Web Development with SEO (Search Engine Optimization) in Mind
When a business owner decides to bring their business to the web, generally the last
thing that they think about is search engine optimization. They assume that whomever they
hire to do their web design will put up a site and then submit it to the search engines
and the traffic will magically pour in. Unfortunately it takes more than that to drive
search engine traffic to your site, and even more unfortunately most developers don't
program with SEO in mind, nor do they educate the client about the process involved in
gaining traffic from search engines.
Whether it's carelessness or a lack of knowledge, or a combination of the two, this
often leads to a client that several months down the road doesn't understand why their
site doesn't get any traffic and isn't helping their business. A good designer will not
only program with SEO in mind, but will also educate the client about the basic principles
of SEO, whether they are the one who executes it or not.
Many times the clients I inherit have gone through this scenario and then face drastic
on-site changes to get their site search engine friendly before we are even able to begin
the arduous process of link building. Whether you are designing a site for yourself or for
a client, following the simple steps below when programming will ultimately save the
business time and monėy and result in a search engine friendly site that truly maximizes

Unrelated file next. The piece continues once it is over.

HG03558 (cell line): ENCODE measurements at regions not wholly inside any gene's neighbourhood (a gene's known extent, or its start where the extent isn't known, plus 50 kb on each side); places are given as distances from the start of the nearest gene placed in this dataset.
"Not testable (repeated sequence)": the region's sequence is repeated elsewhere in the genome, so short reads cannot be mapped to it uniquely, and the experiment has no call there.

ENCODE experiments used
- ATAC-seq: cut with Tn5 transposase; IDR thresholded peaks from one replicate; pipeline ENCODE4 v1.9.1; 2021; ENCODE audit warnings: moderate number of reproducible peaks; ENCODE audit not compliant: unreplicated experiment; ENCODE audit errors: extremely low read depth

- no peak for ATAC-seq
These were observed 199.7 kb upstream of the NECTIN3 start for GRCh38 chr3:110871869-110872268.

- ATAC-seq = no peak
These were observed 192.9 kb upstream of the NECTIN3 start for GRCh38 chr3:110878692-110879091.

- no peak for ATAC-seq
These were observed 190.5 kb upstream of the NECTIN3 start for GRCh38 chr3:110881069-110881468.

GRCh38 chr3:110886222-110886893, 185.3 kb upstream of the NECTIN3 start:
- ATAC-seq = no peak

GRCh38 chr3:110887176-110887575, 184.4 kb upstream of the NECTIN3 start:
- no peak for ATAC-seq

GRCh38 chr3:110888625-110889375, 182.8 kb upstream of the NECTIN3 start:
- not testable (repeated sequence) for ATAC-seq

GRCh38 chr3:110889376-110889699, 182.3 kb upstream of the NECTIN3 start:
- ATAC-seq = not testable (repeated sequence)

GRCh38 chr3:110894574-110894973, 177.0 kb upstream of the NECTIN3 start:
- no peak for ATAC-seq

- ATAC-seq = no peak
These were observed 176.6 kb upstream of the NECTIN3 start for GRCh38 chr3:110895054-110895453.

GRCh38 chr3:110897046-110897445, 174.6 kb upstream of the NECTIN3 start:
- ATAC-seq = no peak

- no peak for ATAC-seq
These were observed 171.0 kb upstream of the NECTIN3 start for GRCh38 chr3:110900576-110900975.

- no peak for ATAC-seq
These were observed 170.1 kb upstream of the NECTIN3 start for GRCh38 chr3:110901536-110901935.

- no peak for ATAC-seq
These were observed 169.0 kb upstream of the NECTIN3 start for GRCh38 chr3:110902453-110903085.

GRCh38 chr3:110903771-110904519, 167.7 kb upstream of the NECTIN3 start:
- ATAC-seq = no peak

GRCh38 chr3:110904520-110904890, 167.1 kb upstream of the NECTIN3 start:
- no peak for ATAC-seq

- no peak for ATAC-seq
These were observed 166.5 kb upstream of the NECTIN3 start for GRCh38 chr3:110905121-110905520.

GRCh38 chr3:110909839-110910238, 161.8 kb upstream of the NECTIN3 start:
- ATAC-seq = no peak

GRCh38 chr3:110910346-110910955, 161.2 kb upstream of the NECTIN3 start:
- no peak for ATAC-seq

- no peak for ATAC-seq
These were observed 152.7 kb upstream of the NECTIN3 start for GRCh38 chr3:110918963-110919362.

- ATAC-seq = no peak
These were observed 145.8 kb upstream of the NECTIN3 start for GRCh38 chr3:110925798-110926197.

the online potential of the business.
Use Proper Tags for Headings, Bold Text, Italic Text, and Lists
HTML has heading tags, bold tags, italic tags, and ordered and unordered lists for a
reason and you should use them. Using CSS you can practically style them however you like,
but actually using a heading tag for your headings, and bold tags for important text, will
help allow search engines understand what text on a page is a heading or what is more
important than the surrounding text. Simply applying a CSS style that makes text largėr or
bold doesn't do that.
Optimize Your Images
Search engine spiders can't read text within an image. Adding ALT text to your image
tag helps, but ideally you should remove all wording from the image and style it using
CSS, adding the remaining portion of the image as a background image to the text. Here is
a side-by-side comparison of two images that look the same in your browser, but much
different to a search engine spider.
Avoid Canonical Problems
Believe it or not, search engines can see http:⁄⁄yoursite.com,
http:⁄⁄www.yoursite.com, and http:⁄⁄www.yoursite.com⁄index.html
as three different pages. A simple solution is to use a 301 redirect to point all of your
pages to their "www" counterpart. You can also select the preferred domain that Google
shows in the new Google Webmaster Tools console.
Get Rid of Session IDs if You have a PHP Site
Have you ever seen a PHPSESSID variable added to the end of a URL on a PHP page (it
looks something like PHPSESSID=34908908)? This happens because PHP will add a unique
PHPSESSID to URLs within your site if cookies aren't available. This can be extremely
problematic for your site's search engine ranking.